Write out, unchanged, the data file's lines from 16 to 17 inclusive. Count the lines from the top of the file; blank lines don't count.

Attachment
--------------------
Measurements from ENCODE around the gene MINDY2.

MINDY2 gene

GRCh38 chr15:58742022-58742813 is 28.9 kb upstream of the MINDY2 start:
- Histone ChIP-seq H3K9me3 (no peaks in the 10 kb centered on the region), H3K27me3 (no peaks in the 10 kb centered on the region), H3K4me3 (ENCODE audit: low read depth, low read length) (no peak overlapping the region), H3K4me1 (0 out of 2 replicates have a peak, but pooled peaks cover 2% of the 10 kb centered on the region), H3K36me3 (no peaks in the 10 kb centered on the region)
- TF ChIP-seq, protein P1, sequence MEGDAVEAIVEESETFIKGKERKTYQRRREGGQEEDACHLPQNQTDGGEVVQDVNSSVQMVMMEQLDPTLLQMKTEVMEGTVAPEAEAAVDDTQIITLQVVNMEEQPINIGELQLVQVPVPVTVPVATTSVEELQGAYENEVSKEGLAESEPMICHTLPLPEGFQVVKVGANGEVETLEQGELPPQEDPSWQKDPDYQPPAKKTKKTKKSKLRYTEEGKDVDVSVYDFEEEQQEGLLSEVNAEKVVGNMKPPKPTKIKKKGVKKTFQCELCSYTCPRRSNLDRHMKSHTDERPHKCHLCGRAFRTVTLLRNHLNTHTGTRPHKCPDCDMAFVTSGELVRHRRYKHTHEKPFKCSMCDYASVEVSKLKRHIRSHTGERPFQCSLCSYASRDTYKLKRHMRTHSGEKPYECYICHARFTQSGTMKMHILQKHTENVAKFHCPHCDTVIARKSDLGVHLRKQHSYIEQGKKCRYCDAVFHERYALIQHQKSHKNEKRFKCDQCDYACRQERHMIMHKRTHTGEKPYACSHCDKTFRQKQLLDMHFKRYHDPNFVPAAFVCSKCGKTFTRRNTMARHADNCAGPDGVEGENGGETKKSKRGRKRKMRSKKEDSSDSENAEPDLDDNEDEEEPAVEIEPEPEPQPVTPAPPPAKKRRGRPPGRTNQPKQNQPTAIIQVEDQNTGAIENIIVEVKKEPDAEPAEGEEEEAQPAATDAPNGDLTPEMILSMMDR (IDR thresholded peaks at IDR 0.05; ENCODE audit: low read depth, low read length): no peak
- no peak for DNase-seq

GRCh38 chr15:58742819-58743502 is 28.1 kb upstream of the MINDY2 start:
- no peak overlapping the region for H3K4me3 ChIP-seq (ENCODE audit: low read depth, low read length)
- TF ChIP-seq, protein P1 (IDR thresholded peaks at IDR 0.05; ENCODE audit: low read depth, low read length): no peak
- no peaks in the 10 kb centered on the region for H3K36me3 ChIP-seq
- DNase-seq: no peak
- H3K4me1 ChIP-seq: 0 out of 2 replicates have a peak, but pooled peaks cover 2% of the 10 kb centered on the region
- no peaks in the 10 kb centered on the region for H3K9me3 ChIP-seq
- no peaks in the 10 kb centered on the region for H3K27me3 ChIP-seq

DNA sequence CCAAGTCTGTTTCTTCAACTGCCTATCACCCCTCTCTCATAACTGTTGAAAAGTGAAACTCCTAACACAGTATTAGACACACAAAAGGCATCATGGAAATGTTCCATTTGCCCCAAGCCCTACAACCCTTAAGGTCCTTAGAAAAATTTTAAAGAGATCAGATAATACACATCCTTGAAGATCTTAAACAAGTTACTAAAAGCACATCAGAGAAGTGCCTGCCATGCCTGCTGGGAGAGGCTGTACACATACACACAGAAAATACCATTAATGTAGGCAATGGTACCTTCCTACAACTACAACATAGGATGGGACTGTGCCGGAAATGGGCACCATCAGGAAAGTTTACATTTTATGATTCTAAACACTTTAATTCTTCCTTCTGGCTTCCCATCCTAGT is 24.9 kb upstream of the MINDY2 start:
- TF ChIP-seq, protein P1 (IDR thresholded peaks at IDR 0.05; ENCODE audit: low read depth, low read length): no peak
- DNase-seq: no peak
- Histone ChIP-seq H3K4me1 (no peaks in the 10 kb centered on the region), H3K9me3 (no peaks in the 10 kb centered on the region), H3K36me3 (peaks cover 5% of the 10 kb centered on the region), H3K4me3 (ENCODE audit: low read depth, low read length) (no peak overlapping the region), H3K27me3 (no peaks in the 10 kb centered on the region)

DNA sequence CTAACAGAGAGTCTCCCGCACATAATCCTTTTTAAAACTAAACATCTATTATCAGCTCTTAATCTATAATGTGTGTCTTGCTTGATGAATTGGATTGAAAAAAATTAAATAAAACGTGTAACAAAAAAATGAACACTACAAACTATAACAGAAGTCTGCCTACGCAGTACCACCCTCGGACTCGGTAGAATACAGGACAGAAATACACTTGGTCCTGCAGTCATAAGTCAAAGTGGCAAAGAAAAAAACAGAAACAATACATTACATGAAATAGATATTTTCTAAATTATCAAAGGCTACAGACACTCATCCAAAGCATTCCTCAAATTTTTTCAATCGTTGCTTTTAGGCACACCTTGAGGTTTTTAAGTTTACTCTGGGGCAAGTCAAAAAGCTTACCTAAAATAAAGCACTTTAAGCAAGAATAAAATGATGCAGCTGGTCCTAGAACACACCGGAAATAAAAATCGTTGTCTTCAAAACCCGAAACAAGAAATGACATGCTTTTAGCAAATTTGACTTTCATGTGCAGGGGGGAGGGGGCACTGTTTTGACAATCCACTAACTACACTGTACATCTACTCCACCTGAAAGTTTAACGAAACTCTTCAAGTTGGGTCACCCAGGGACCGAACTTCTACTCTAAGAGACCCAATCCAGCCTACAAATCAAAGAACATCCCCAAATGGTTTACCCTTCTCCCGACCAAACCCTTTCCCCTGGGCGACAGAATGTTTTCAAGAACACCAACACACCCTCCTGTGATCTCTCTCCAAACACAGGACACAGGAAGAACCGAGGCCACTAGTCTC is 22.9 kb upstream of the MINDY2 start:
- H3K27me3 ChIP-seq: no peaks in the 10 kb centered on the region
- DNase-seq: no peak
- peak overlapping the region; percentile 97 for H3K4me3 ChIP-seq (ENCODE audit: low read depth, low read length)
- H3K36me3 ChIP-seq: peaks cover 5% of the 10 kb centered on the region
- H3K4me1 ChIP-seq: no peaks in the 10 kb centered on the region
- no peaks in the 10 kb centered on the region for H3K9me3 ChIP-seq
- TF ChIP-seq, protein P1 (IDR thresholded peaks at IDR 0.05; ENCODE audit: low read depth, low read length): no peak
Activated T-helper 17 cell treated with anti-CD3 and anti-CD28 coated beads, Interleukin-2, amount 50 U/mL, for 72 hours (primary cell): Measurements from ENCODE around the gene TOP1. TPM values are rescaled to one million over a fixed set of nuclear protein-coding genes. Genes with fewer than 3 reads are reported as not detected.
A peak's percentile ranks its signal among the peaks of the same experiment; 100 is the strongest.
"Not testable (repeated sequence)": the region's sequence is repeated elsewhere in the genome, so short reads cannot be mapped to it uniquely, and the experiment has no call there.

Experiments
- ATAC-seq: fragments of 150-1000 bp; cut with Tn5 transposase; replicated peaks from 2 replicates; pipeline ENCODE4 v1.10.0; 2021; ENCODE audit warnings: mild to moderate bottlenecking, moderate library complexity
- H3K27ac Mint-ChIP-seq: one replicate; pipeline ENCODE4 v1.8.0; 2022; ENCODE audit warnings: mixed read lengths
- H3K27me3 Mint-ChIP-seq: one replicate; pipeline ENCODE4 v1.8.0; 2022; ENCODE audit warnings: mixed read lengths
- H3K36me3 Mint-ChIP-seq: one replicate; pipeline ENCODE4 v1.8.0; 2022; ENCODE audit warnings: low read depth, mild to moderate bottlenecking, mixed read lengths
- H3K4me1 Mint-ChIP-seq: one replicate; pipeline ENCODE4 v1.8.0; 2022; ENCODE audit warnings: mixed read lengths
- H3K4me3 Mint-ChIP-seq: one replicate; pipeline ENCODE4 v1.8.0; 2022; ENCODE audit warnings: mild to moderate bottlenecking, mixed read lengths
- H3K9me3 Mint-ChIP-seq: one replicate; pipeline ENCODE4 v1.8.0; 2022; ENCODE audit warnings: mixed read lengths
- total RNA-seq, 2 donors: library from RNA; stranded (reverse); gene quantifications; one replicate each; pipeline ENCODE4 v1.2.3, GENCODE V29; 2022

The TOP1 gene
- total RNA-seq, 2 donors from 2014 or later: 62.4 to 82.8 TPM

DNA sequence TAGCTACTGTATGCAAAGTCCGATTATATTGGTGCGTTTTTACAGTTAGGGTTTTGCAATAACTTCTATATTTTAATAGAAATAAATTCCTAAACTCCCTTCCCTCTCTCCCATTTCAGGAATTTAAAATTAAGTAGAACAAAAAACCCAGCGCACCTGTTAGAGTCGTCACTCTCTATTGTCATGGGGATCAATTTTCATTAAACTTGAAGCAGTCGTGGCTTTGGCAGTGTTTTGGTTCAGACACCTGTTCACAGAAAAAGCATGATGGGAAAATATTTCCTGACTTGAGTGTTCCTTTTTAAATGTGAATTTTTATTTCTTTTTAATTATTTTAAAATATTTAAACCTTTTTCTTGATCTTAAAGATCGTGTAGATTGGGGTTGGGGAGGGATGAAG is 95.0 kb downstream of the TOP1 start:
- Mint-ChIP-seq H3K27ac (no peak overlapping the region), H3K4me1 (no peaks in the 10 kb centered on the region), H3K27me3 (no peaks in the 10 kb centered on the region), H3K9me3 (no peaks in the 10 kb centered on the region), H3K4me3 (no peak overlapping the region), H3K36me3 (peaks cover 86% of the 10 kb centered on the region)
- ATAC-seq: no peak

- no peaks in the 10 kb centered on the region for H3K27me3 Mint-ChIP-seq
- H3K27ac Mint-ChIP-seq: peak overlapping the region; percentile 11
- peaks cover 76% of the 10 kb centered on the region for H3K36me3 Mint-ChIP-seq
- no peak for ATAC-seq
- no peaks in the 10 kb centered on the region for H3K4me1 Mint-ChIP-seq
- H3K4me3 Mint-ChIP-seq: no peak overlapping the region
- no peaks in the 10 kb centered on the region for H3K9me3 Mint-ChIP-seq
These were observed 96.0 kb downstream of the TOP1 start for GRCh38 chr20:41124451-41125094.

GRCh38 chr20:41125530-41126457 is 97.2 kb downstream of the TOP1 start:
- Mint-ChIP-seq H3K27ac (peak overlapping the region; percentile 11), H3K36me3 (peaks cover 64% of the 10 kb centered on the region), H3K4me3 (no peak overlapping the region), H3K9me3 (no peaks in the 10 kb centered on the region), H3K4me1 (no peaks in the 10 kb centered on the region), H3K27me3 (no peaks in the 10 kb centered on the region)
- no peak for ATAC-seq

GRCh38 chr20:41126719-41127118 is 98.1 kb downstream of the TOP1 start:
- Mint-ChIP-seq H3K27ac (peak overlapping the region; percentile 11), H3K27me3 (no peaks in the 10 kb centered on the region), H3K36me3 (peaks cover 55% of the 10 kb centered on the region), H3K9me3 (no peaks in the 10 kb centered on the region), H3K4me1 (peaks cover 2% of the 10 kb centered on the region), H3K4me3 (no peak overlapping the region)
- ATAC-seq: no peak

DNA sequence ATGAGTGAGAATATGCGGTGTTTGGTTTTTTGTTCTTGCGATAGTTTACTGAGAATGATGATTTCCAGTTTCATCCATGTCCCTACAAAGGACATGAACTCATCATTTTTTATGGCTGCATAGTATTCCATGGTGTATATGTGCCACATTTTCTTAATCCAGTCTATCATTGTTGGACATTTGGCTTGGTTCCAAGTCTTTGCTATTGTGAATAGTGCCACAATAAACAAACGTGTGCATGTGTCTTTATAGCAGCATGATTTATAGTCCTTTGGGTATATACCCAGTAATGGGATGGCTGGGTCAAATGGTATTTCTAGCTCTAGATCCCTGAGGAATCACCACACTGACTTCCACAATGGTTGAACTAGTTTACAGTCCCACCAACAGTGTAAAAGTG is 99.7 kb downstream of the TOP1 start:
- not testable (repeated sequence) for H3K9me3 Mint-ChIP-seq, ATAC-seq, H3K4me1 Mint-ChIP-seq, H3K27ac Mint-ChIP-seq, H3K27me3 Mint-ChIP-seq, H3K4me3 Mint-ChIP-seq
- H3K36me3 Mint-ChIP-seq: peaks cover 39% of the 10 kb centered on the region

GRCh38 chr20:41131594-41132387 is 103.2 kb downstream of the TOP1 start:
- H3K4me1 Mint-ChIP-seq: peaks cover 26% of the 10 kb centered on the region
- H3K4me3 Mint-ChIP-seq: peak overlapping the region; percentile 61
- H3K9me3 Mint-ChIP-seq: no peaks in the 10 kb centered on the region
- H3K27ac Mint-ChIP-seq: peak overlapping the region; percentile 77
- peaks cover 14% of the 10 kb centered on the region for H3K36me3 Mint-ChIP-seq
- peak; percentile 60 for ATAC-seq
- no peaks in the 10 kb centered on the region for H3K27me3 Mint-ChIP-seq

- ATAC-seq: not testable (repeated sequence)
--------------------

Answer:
- TF ChIP-seq, protein P1 (IDR thresholded peaks at IDR 0.05; ENCODE audit: low read depth, low read length): no peak
- DNase-seq: no peak